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commentary

Behind the veil – companies vs the State

Microsoft has been battling the USA over access to data for some time now. And the other big internet companies are backing it too. The USA wants to be able to access data held by Microsoft overseas. Microsoft claims that it does not have to hand it over on request – and that consumer and customer privacy concerns mean it would be a bad idea anyway.

The case has been going though the courts for some time. But it raises some profound questions about the power of companies and the power of the state in the internet age. At the moment most of the law applicable to companies is national law and most national law applies to ‘persons’ subject to the relevant nation state (although sometimes the jurisdiction of the courts is extended to crimes committed overseas). And companies are considered persons before the law.

Now while multinational companies certainly present as a monolithic presence, in fact in order to operate in a different country, it is necessary to set up a separate company registered in that country and subject to its laws. For commercial purposes this doesn’t matter much, since the country where the group is headquartered will own the overseas company and is therefore able to control it.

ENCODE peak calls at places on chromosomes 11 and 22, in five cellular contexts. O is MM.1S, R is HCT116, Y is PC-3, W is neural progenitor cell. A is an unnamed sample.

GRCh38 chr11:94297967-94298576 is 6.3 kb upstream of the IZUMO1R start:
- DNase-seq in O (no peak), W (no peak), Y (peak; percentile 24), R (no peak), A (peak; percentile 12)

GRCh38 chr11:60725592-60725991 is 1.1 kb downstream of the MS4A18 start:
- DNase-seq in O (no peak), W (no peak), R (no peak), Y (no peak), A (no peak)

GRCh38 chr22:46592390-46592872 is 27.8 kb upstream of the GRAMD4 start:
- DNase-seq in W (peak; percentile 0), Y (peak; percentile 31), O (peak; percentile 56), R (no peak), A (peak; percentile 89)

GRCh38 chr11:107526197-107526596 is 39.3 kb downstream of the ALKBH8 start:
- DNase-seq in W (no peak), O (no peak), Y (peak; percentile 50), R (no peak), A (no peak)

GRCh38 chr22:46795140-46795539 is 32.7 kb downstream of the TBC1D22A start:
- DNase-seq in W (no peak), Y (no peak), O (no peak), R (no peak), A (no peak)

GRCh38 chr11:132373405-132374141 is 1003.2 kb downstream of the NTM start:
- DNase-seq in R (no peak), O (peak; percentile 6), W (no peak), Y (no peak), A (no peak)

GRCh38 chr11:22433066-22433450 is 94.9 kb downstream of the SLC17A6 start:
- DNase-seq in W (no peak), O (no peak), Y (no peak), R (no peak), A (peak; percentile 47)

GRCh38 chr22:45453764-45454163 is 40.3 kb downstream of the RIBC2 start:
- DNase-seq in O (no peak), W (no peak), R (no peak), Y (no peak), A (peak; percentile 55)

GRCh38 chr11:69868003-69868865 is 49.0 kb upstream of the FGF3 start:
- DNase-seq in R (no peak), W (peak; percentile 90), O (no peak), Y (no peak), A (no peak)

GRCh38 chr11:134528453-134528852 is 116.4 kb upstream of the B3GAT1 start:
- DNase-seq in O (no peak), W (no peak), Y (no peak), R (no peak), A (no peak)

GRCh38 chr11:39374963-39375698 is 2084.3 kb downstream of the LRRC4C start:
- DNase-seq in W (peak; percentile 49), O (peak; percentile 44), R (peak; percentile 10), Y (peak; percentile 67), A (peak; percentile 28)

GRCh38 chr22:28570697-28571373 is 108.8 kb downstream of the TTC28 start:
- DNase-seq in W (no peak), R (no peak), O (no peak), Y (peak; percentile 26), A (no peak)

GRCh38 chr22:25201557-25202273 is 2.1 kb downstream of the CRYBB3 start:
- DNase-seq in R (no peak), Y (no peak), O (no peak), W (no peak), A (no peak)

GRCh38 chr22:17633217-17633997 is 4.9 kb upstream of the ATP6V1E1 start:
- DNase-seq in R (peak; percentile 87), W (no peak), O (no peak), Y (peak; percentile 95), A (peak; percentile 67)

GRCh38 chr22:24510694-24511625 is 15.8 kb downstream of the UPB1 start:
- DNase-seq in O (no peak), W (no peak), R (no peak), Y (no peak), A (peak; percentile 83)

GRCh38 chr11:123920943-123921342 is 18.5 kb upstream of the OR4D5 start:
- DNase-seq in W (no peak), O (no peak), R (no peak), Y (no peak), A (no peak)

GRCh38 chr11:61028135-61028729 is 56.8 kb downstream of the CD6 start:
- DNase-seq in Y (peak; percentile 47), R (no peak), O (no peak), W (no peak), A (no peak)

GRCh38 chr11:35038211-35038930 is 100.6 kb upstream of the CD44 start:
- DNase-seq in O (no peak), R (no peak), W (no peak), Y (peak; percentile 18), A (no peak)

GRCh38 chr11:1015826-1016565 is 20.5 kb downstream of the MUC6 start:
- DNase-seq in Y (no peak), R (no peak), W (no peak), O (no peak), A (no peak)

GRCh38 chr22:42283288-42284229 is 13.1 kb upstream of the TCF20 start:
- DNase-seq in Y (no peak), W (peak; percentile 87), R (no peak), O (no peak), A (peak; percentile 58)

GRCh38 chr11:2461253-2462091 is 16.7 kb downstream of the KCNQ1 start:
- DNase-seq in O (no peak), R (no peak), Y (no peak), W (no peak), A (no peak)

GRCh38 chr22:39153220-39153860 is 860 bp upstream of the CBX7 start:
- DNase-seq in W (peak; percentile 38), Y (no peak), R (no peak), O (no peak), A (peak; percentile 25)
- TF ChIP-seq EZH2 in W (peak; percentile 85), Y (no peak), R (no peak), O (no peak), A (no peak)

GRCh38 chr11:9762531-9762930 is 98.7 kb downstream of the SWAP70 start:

Companies like to play this both ways. As far as profits are concerned, they may be extracted by HQ as desired, but where a crime or environmental or human rights harm has been perpetrated, the overseas company is assigned responsibility. In this they are helped by the doctrine of the ‘corporate veil’ by which shareholders (including organisational shareholder) are not liable for the acts of their company.

So while we may now be seeing corporate acts through a glass darkly, it is possible that the Microsoft case may lift the obscuring veil. Of course, that would still leave the arguments about privacy. But those should be tackled on the basis of privacy issues, not of general corporate responsibility.

 

 

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commentary

Where does everything come from?

And for that matter, where does everything go?

We live in a world with global supply chains and apparently bottomless consumption. The demands of the market are that companies get stuff and sell it – but they do not often remember where it came from and perhaps don’t much care where it goes. So to deliver accountability – and even transparency about what has happened in this global world – traceability is essential. This is a complex and difficult thing to do and to ask of companies. While some companies, such as airline manufacturers, do traceability naturally, others, such as the automobile industry, may have it thrust upon them.

Here is a short concept note on the need for a general traceability standard.

So that we can answer the question, where does everything come from?

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announcements

Quantitative Pleasing – how many is too much